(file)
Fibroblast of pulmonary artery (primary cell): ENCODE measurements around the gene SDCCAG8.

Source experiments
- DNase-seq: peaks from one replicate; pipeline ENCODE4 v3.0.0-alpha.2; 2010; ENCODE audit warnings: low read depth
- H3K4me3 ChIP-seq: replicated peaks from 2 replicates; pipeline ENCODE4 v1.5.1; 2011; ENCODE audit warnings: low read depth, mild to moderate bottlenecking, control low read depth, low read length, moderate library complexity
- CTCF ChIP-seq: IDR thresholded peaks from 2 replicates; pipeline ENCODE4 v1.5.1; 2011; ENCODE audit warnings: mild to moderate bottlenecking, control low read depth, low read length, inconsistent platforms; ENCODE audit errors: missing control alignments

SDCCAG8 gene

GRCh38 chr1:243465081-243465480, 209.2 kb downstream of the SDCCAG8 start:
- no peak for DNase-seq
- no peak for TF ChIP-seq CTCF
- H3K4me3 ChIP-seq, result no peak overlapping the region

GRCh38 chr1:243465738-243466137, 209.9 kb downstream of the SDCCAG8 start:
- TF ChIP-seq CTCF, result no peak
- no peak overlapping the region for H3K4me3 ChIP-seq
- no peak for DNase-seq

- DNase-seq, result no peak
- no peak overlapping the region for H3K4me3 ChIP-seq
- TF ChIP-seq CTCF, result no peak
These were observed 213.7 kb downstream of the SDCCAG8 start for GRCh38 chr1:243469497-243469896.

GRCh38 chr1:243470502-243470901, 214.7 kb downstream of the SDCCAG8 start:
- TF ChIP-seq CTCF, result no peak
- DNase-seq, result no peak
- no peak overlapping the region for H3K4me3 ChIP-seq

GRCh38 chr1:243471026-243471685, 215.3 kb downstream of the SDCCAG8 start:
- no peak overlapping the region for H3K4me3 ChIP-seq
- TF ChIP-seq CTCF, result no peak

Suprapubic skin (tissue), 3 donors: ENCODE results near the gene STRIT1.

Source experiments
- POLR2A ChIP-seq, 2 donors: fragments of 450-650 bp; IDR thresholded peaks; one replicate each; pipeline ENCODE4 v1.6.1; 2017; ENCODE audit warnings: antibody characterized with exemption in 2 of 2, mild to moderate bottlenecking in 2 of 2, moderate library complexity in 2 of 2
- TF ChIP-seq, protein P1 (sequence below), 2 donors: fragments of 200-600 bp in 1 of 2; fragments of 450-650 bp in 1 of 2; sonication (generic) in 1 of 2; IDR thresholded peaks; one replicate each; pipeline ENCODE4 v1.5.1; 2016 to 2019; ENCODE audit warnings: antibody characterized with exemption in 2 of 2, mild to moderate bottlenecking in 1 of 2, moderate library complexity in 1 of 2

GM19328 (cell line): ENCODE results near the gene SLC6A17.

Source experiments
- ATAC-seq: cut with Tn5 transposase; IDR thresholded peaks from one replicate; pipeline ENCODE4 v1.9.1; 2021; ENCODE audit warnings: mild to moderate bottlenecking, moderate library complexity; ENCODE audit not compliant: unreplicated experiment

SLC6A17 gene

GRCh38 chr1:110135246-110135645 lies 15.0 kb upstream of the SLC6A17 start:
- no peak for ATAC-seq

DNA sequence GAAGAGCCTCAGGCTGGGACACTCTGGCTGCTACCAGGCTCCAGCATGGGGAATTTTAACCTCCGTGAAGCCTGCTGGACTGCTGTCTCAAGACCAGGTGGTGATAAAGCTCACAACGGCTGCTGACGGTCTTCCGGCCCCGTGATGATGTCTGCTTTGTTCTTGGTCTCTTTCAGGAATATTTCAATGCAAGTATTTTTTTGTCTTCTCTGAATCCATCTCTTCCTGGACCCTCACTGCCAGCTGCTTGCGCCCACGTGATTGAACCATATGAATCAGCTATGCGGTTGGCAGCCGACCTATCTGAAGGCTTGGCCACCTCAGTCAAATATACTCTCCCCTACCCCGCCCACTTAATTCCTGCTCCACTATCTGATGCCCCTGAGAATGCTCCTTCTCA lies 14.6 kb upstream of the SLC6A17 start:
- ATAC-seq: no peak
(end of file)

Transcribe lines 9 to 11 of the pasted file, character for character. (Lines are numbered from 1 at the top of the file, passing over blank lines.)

- no peak for TF ChIP-seq CTCF
- H3K4me3 ChIP-seq, result no peak overlapping the region

GRCh38 chr1:243465738-243466137, 209.9 kb downstream of the SDCCAG8 start: